On March 9, Microsoft started investigating reports of targeted attacks using a previously undisclosed vulnerability (CVE-2010-0806) affecting Internet Explorer 6 and 7 (Internet Explorer 8, Windows 7, and Windows Server 2008 R2 are not susceptible).  As a member of the Microsoft Active Protections Program (MAPP), the MMPC and other members received information about the vulnerability and immediately deployed protection for our customers.  We’ve been tracking exploit attempts against this vulnerability since then, working with MSRC to monitor the state of attacks.

When proof-of-concept code became available in public exploit testing tools on March 10 and by March 12, the attack landscape escalated.  Mitigating signatures providing protection for this issue are: Exploit:JS/CVE-2010-0806 and Exploit:JS/Mult.CR.  These signatures protect customers through Microsoft Security Essentials, Microsoft Forefront Client Security, Windows Live OneCare, the Forefront Threat Management Gateway, and the Windows Live Safety Platform.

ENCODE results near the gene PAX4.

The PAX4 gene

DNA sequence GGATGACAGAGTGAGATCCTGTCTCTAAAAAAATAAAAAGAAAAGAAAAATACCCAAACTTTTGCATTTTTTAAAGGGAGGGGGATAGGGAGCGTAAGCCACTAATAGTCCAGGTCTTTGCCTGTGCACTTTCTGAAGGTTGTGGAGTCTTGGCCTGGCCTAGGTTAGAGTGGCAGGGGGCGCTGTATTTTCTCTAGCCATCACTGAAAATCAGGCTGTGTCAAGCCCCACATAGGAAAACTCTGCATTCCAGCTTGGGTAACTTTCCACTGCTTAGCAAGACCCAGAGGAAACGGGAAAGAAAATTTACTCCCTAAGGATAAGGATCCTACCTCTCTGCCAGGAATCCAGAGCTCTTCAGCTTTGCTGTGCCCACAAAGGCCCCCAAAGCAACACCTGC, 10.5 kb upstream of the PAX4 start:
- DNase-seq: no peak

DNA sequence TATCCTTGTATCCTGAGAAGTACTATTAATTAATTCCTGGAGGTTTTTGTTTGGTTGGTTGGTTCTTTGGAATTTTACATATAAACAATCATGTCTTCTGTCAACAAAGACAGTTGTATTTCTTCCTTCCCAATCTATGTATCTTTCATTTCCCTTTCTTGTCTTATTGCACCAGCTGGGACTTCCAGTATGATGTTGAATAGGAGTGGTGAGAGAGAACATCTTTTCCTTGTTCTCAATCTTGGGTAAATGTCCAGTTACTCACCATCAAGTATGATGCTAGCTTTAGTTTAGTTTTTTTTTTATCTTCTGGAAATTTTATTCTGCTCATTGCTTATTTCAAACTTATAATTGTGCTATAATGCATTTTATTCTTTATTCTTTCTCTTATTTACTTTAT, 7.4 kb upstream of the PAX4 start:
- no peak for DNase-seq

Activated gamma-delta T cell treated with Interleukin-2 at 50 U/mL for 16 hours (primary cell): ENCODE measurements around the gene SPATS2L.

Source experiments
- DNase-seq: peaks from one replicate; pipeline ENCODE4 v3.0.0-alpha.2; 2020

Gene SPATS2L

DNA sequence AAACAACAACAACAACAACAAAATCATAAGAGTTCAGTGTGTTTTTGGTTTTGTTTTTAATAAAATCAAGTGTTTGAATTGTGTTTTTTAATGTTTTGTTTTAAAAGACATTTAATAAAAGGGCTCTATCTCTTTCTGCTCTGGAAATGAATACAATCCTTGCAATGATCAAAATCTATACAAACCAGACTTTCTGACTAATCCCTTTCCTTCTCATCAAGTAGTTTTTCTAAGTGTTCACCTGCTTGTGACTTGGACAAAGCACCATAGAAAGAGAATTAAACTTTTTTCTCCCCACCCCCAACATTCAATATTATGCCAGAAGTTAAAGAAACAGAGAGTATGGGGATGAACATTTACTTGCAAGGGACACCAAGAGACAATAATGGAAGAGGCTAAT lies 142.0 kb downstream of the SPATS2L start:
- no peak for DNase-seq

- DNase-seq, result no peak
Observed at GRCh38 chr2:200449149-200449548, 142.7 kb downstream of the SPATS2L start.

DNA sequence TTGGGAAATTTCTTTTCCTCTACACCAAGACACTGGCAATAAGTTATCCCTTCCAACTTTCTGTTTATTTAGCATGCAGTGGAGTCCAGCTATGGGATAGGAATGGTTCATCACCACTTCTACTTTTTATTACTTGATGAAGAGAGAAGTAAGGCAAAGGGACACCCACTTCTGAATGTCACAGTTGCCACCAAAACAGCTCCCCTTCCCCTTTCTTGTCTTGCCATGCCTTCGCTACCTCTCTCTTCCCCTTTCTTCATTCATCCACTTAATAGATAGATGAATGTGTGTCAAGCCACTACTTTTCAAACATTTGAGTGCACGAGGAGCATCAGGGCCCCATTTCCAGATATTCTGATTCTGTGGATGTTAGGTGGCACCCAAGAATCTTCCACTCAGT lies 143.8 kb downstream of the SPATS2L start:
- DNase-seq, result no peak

Targets have spanned over 50 countries, but the most frequently targeted computers have been in China and Korea, with the US trailing a distant third place:

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Unprotected users are susceptible to infection when they browse to a malicious Web page that attempts to exploit this vulnerability.  If the exploit is successful, a number of malware families may be installed on the victim’s computer.  The majority of malware downloaded after a successful exploit  are trojans.

Some of the variants we have seen are:

Trojan:Win32/Wisp

TrojanDropper:Win32/Lisiu

TrojanDropper:Win32/Agent.gen!I

TrojanDownloader:Win32/Small.gen!AZ

Backdoor:Win32/Agent.FS

TrojanDropper:Win32/Frethog

Like the lifecycle of most vulnerabilities, we expect the threat landscape to mellow with the release and adoption of updates and protection.  We encourage you to apply Microsoft Security Bulletin MS10-018 as soon as possible and install an anti-virus solution, such as Microsoft Security Essentials, to protect yourself from these threats. You can also get free virus-related assistance from Microsoft through Microsoft Help and Support.

-Holly Stewart, MMPC